Wakeboard Critic

Wakeboarding For Beginners

Everything beginner wakeboarders need to know to confidently and safely get out on the water

Welcome to the sport of wakeboarding!

If you are a beginner wakeboarder, we're glad you found us. We hope this website will be helpful to you in providing information about wakeboarding and will help you find the right gear to get started.

Wakeboarding is a sport that began in the 1960’s, but has really become increasingly popular since the 1980’s.  Basically, it’s a sport where you are strapped into a board that floats, called a wakeboard, and you are pulled either behind a boat or jet ski, or pulled along by powered cables in a cable park.  


Wakeboarding is a lot of fun and a great way to spend a summer’s day with family and friends.  It’s fun to share your successes and have a laugh over the inevitable crashes together.  And you have the added benefits of a day in the great outdoors, doing some rigorous exercise.  

wakeboards for beginners

Wakeboarding behind a boat or jet ski is a lot of fun because you can take in the scenery of the lake or river where you are riding, and this can be quite an invigorating and refreshing experience.  The speed at which you are being towed at can be carefully controlled by the captain of the boat, or the jet ski rider, finding a speed that is suitable for your level of wakeboarding and the conditions of the water.   If you fall off, which is likely when you are learning, the boat just circles around to come and pick you up.  With the aide of your life jacket and the floating wakeboard you basically just relax in the water, with your arm raised, until you are picked up.


Cable wakeboarding is a bit different, but also has it’s benefits.  You don’t need a boat and therefore it’s perhaps more affordable.  Depending on where you live it may be more accessible and good for a quick run just to practise those skills.  The practise you get in a cable park will definitely improve your boat riding too.

What Wakeboarding Gear do I need?

Whenever you are starting something new it’s always a little tempting to get carried away making lots of new purchases for your new endeavour, which can become quite expensive.  Wakeboarding gear isn’t necessarily cheap and there are a lot of different options available.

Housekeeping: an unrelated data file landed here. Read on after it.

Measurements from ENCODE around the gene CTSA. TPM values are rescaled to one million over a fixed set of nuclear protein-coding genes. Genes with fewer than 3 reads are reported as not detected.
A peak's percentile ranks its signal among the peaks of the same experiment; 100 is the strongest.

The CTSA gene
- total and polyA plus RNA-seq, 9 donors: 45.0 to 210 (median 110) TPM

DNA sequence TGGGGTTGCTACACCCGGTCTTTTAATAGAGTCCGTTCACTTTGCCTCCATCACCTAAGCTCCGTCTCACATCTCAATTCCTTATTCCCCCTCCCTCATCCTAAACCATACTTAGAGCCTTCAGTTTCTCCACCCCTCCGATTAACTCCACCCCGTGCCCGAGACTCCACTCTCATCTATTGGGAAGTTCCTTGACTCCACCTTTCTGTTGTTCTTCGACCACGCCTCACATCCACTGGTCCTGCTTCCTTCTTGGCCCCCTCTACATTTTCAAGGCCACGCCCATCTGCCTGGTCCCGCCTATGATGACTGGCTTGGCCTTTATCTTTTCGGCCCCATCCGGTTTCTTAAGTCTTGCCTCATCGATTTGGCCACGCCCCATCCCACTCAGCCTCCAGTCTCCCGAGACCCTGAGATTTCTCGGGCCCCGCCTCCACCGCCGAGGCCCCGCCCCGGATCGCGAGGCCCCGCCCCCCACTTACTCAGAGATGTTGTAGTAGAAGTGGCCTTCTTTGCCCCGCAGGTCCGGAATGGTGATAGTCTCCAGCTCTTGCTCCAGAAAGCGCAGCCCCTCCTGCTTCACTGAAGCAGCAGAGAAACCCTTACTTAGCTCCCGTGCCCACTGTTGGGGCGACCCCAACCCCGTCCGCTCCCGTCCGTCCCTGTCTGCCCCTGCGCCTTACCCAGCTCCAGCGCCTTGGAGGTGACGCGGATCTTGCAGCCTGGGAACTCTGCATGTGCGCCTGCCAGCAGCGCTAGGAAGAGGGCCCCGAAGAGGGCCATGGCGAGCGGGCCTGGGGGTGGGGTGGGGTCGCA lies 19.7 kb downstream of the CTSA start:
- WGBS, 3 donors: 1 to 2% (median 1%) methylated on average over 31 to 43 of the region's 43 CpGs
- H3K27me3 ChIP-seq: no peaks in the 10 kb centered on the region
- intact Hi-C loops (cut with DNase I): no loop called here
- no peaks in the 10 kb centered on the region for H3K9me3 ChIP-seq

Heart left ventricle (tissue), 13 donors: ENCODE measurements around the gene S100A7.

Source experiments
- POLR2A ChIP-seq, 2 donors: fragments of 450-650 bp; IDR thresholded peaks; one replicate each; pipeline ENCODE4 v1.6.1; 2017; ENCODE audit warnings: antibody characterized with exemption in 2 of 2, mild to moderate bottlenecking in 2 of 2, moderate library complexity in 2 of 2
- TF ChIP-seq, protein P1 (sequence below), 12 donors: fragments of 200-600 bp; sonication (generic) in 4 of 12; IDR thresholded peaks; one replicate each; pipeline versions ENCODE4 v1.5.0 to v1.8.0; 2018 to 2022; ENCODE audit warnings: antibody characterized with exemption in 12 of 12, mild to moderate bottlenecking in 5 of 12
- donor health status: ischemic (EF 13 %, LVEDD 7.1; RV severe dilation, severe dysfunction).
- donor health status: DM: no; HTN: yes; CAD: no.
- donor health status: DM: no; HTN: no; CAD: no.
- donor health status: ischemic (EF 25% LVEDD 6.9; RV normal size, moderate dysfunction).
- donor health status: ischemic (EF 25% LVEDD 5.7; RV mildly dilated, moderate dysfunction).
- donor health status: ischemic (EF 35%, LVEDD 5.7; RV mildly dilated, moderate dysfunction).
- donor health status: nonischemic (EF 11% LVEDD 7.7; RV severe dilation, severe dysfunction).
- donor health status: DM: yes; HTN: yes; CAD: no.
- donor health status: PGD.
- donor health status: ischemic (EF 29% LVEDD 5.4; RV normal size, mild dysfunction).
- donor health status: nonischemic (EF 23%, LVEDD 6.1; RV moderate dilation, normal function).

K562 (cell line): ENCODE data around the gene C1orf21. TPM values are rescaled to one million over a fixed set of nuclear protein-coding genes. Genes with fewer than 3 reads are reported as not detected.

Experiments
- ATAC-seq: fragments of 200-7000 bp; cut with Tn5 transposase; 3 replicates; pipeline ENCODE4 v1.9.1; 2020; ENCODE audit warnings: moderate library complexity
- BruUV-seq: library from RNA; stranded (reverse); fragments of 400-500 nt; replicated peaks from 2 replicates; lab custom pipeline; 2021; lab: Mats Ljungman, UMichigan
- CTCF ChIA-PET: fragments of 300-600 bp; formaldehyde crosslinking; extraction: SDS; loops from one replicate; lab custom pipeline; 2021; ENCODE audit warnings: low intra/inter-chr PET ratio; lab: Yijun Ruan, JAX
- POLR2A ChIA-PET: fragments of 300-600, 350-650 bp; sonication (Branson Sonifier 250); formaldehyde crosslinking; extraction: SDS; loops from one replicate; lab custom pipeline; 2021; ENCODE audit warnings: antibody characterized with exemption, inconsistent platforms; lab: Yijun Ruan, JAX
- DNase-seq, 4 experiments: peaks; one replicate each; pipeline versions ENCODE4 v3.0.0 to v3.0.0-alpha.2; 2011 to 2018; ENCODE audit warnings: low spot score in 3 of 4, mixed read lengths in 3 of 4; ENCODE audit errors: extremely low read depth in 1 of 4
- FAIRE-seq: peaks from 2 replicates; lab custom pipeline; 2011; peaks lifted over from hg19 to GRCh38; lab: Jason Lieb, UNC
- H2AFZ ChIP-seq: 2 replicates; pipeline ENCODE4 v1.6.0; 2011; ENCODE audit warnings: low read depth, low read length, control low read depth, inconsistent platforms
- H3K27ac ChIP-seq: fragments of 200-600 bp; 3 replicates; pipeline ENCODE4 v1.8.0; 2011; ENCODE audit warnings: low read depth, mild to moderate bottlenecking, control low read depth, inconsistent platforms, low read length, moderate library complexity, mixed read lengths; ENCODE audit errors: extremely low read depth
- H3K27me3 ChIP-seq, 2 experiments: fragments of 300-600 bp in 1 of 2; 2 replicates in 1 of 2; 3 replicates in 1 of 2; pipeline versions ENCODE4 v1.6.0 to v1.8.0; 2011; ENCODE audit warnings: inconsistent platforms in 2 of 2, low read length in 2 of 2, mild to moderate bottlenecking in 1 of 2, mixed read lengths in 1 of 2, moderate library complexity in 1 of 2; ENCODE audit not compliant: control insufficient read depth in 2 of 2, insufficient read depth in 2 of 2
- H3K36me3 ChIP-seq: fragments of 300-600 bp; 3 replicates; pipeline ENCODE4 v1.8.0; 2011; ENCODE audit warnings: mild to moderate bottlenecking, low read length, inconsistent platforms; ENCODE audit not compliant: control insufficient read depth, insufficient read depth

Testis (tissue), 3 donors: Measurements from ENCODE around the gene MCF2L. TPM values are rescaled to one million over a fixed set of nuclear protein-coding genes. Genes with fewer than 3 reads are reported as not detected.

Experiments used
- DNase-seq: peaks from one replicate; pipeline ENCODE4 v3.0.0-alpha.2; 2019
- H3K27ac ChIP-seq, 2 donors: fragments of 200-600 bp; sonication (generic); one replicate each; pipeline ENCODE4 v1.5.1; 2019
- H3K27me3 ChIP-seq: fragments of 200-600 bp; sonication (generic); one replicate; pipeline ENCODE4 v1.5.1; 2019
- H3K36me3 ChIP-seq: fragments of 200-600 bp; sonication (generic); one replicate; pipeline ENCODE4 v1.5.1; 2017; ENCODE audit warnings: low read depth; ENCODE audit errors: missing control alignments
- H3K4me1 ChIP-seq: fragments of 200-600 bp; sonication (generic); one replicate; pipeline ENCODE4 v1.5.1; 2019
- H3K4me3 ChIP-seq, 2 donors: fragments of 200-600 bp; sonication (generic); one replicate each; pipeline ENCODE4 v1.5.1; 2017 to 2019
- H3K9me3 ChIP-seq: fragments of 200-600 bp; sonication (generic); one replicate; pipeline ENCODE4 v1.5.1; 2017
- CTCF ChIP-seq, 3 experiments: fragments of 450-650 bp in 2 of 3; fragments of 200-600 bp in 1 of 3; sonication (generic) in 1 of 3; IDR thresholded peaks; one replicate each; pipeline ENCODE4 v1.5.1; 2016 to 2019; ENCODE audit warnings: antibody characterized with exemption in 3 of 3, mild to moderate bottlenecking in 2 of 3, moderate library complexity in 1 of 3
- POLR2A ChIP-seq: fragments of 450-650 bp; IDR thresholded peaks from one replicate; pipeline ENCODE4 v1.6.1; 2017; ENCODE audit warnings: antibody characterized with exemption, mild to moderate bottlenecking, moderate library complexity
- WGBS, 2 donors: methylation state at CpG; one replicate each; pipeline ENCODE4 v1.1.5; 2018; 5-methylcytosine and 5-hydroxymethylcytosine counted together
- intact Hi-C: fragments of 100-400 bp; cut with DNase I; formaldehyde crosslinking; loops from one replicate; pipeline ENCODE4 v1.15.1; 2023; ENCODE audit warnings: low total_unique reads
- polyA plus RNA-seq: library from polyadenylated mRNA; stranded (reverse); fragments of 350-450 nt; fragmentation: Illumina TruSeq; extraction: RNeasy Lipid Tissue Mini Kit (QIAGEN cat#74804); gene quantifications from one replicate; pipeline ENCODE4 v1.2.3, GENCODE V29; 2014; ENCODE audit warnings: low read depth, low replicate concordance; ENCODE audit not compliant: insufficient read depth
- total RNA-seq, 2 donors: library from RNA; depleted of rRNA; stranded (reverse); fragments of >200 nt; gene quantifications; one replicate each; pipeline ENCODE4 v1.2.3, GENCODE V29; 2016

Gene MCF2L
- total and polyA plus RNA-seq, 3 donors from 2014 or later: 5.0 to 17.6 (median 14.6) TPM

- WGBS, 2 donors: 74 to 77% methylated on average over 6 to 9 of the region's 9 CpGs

If you buy good quality gear, it will last you a long time and be suitable for a variety of riders. The trick is to buy gear that is suitable for a range of riders and then it’s easier to share around, especially if you have a few beginning wakeboarders on the boat. 

1. A Wakeboard

Wakeboards come in all different shapes and sizes.  Some are specifically designed for men, some for  women and others are intended to be unisex boards. 


Generally speaking, when you are choosing a wakeboard for beginners you probably want to avoid the pro models.  Instead, choose a board that is a good size, not too small as the greater surface area will be easier to ride.  You also want it to have deeper fins as this will provide more stability and control.  And finally, continuous rocker or hybrid rocker wakeboards are probably easier to control for beginners.  They tend to be smoother and more predictable across the water. 

Find a great Beginner Wakeboard

When you're starting out you want a wakeboard that is ideal
for beginners to set you up for success.

2. Bindings or Boots

Ideally when you are buying anew wakeboard it’s great to buy a package, which includes the bindings (or the boots) for the wakeboard.  These are important becuase they provide the connection between the rider and the board. 


Ideally, you want comfortable bindings that can fit a range of foot sizes. Some bindings are open-toes whilst others are closed-too which can be personal preference.

wakeboarding buyers guides

3. A life jacket or buoyancy suit

Life jackets or life vests are essential for all water sports and it is best to check with your state’s individual regulations on this.  Generally speaking, any water sport activity requires the use of a U.S. Coastguard-approved life jacket.  If you are wakeboarding behind a jet ski, then both the rider and spotter need to also be wearing a life jacket.  

You want a life jacket that fits well and each person on a boat who will potentially be wakeboarding needs to ensure that there is a life jacket suitable for them. 


Buoyancy suits are more expensive, but have the flotation elements built into the wetsuit.  These can be a little less bulky, and are great if the water is a bit chilly.  Of course the downside is it’s harder to share between wakeboarders, so these may not be ideal if you have a group of beginning wakeboarders. 

how to get up on wake board

4. Wakeboarding rope and handle

Wakeboarding ropes are specifically designed for wakeboarding and have very little stretch in them.  This allows the wakeboarder to keep the tension on the rope which is necessary for spins, inverts and smooth landings.


The length of the wakeboarding rope depends on the skill of the rider, their style of wakeboarding and personal preference. Generally, it is better for beginners to have a shorter rope length as this keeps them in closer to the boat.  The ideal position is riding just where the wake is breaking. 

4. Optional Gear

Wetsuits and helmets.  These are probably the main two optional pieces of gear that you might want to invest in.  


Helmets may be a particularly good idea when you are wakeboarding in a cable park as the ramps and jumps are obviously unforgiving should you have an unfortunate accident.  


Wetsuits are a good idea if you feel the cold, or live somewhere where there’s only a few warm weeks in summer and you want to stretch your wakeboarding season out.  You can get either full-length or short sleeved wetsuits depending on the conditions you will be wakeboarding in.  They’re sometimes a good idea for cable parks when you tend to be in the water for longer periods. For beginner wakeboarders getting used to the feel of a wetsuit may be a little off putting.